When school wants a divorce
Every year more than a few children are asked to leave their fee-paying school prematurely.
We’re not talking about the kids who flash their knickers on Facebook, attempt to assassinate the science teacher, or sell ‘black’ for bucks. No, invariably it’s the ones with learning difficulties or social problems, whose results may cause the school to tumble down the league tables or whose learning needs challenge the limitations of ‘run-of the mill’ teachers.
What makes this all the harder to swallow is looking back at the way they greeted you with open arms when you first set foot through the door and promised the earth, now it seems they want you to look at the stars but well away from their premises...
The honeymoon period
Those lucky enough to find the fees for the independent sector (even if that means an end to new cars, holidays and cappuccinos) choose a school in the hope that, based on their oft comprehensive and exhaustive homework, a long and happy marriage will result.
Agonising over schools has, in parts of the country, become a national pastime; with for some, research starting prior to conception!
Spending days, months even years pouring over glossy brochures, moving to the ‘right’ area will, you hope, pay dividends. For a time it invariably does. Jenny loves the place, makes friends, enjoys going to school.
Muddling along or moving out?
Jenny is not top of the class, but then again, she is surrounded by bright sparks and you did forewarn the school about problems with spelling and reading – all of which they promised to ‘sort out’.
Two years down the line, often when senior school selection looms, the head has a quiet word: ‘perhaps it’s time for you to look elsewhere as it doesn't look like Jenny will make the grade.’ Strange, because initially you were told entry from the junior to the senior was ‘more-or-less’ automatic. One distraught parent said,
‘My daughter was devastated; we deliberately chose a school where she could stay until she was 18, or so we thought. ‘She will be destroyed if she has to leave. All her friends, her social life, everything revolves round school: I am not sure she will ever recover. What's more, so much of our social life is based there too, we'll feel bereft.’
Sentiments of one parent echoed by hundreds of others who find themselves in this situation.
Why a divorce?
Often it occurs where an associated senior school takes the majority of children from the junior school, but makes no absolute guarantee to take all. Sometimes, it’s simply that the school doesn't think the child can cope, or no-longer suits the environment.
Schools are businesses. Many are protective of league table positions, a good many more know they are out of their depth with children who may turn out to be atypical learners; having neither the expertise, nor wherewithal to help. Moreover why bother with the ones that struggle, when they can fill their desks with easy-to-teach, high achievers?
Can there be a happy ever after?
- Isn't it better to seek out a school that can teach your child, rather than one that will merely occupy him?
- If your child is failing to keep up, an early move might be desirable with a premature change, preferable to a life-time of regrets.
- If a school does not want your child, do you really want them?
- Be positive, use your experiences to uncover a school that will work with talents and diminish weaknesses.
- Any school worth its salt should give ample warning that a child isn't reaching the standard they expect. Good schools will look inward to see how they can improve things for the child. At a minimum, they should put in place support strategies or suggest professional assessment, if deemed necessary.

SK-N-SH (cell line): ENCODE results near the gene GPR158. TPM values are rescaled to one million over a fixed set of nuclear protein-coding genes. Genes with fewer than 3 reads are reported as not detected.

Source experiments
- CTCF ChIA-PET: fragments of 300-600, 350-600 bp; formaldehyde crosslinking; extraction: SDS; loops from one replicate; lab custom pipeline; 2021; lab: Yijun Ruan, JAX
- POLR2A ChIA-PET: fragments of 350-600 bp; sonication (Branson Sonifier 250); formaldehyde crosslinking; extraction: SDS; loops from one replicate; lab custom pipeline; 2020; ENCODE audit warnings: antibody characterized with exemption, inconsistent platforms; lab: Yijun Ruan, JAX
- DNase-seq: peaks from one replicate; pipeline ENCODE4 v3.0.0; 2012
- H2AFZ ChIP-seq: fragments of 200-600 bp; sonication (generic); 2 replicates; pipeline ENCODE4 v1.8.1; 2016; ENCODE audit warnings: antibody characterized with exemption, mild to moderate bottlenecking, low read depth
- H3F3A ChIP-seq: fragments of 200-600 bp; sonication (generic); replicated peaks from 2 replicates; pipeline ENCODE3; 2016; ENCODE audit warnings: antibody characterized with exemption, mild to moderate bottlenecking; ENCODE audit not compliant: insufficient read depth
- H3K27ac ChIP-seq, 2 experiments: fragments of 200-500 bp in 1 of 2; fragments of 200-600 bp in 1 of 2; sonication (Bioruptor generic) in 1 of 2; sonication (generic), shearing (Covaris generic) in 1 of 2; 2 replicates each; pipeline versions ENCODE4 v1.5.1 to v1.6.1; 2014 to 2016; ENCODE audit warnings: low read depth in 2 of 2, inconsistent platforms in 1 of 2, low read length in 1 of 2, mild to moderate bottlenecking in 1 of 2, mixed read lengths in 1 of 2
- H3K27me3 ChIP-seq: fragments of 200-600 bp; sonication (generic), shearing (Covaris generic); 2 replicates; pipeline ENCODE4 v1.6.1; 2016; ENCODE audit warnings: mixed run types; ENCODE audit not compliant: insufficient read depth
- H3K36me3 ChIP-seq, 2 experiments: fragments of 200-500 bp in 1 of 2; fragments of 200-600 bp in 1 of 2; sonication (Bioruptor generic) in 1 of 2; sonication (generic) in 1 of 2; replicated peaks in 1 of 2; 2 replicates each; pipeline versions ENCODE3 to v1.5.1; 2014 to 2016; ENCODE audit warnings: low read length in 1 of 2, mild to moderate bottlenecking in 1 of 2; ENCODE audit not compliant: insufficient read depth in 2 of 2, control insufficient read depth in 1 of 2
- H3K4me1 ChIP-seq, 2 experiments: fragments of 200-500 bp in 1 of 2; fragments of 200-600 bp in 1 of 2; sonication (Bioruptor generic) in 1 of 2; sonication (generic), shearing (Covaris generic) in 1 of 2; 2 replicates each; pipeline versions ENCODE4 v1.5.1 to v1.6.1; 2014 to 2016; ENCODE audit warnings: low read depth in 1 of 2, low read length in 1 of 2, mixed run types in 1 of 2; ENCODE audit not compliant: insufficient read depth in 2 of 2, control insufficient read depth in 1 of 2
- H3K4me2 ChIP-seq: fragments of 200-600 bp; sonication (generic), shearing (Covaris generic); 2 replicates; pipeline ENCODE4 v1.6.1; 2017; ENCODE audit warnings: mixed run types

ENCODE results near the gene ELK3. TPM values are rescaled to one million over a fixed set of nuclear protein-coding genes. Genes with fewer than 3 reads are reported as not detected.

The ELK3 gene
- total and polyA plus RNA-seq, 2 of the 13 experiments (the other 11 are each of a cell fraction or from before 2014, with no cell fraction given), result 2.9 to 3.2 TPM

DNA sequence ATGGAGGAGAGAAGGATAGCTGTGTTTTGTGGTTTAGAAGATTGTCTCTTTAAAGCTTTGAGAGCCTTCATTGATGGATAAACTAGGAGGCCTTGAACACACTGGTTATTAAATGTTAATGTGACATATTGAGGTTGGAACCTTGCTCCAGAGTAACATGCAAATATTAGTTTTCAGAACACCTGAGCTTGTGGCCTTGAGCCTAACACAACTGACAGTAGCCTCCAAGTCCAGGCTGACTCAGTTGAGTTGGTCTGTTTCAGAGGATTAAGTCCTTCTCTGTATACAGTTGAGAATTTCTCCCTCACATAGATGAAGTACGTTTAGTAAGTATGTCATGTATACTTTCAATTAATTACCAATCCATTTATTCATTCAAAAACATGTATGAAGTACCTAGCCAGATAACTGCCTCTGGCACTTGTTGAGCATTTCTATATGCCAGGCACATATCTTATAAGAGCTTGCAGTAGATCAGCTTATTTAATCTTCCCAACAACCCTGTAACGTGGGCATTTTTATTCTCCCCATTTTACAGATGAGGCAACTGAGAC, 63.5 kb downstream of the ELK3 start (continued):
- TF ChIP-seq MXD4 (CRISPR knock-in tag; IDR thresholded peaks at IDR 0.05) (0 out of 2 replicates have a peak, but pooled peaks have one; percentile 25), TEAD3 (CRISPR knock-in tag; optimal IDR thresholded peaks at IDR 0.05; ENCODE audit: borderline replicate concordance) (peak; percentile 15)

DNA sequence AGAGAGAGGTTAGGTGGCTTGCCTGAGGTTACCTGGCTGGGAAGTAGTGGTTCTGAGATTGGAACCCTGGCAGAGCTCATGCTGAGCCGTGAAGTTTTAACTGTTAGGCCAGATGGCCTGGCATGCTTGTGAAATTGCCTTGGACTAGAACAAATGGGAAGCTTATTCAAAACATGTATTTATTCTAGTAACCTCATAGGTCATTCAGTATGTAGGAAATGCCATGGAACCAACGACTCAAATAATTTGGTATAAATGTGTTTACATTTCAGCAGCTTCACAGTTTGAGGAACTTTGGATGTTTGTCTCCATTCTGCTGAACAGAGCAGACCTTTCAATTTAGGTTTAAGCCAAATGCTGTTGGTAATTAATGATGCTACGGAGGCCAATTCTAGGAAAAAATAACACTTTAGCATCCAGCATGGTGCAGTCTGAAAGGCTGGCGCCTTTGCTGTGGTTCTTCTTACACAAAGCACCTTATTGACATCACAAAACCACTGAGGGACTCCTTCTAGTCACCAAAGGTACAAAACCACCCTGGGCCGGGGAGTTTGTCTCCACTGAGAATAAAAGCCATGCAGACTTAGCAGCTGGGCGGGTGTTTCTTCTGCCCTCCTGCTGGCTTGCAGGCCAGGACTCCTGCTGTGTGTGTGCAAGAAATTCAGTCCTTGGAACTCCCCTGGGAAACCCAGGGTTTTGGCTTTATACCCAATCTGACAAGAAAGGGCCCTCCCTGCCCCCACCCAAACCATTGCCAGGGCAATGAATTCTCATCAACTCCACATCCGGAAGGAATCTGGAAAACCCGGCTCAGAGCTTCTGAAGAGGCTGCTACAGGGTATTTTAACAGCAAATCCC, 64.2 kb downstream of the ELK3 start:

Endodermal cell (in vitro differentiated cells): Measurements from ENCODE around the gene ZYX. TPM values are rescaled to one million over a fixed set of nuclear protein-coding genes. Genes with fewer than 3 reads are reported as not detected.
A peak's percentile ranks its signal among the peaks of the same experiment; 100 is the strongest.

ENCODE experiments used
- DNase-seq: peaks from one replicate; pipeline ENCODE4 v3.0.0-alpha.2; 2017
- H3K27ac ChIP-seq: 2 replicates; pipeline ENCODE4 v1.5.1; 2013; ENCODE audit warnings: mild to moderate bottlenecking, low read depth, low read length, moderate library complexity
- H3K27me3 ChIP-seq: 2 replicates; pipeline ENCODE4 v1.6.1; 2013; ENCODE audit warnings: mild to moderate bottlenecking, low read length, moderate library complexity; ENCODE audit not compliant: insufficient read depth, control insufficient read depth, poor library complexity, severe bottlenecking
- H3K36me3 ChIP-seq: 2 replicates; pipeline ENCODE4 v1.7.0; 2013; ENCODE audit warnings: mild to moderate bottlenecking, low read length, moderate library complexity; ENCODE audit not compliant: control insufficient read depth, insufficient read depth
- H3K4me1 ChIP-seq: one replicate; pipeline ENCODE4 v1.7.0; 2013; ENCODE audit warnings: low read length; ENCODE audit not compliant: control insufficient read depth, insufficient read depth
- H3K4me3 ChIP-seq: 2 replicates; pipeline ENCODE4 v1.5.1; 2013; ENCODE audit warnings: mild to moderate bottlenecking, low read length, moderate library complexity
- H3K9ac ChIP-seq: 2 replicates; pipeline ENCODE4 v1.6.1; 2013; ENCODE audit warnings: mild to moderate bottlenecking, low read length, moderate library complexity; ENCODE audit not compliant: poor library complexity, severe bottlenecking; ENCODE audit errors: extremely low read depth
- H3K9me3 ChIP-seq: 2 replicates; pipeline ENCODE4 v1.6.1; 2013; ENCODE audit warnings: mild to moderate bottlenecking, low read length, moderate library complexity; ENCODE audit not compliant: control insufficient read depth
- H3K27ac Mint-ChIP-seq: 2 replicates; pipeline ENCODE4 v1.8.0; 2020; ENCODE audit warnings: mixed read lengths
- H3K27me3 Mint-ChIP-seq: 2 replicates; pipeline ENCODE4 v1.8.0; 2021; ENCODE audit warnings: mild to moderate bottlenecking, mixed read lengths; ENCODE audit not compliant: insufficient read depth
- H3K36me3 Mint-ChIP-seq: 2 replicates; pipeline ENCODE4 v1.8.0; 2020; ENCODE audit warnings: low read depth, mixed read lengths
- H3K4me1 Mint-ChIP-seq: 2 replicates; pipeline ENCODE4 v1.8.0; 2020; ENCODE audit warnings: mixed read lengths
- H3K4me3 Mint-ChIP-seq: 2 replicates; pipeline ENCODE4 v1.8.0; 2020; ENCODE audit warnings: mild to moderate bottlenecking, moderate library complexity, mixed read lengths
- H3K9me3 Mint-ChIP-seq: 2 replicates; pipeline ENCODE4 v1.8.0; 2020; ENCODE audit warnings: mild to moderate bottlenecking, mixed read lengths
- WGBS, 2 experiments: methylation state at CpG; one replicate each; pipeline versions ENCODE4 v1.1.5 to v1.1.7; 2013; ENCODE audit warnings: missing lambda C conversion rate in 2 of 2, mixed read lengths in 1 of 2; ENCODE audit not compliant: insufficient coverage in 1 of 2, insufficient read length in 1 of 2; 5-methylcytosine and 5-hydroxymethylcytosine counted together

- Expect to pay extra for additional small groups, or one-to-one tuition, and any formal assessments, particularly where specialist outside help is brought (and therefore bought) in. If a school genuinely has a child's interests at heart and things really are not working out, divorce should be an amicable affair.
Sorting out the finances. As a parent you usually have to give at least one term’s notice to the school of your intention to leave (or fees in lieu). School should feel similarly obliged, unless of course Kit has badly blotted his copybook.
Remaining on speaking terms you may find it difficult to keep communication channels open and amicable but try to, for the sake of your child. It can take time to find a suitable school, particularly if your child has additional learning or support needs and, once found, you may have to wait for a place to become available.
Finding a new partner. Your current school may well be able to suggest suitable alternatives; they'll almost certainly be asked by any onward school to provide a reference supporting your child's application. A good school will work with you to help your child not only cope with, but look forward to, the change.
Don't fight. How ever hurt you feel, hold back the venom, at least until a settlement is reached. Slating off the school, and those in it, will not help you or your child maintain those all important friendships. If things are seriously amiss and you feel genuinely aggrieved speak to governors; follow any complaints procedures, and tell the Good Schools Guide so we can forewarn others.
Try to avoid having your day in court. As a final recourse, if you think the school has been negligent or failing in its duty, you may wish to engage the services of the legal profession. This can be a lengthy and expensive process.
The Good Schools Guide Education Consultants now holds a unique central source of information on scholarships and bursaries. You may have a gifted child but limited finances. You may want a confidential discussion before going to individual schools to find out what they may be able to offer you. Read more about our Scholarships and Bursaries help.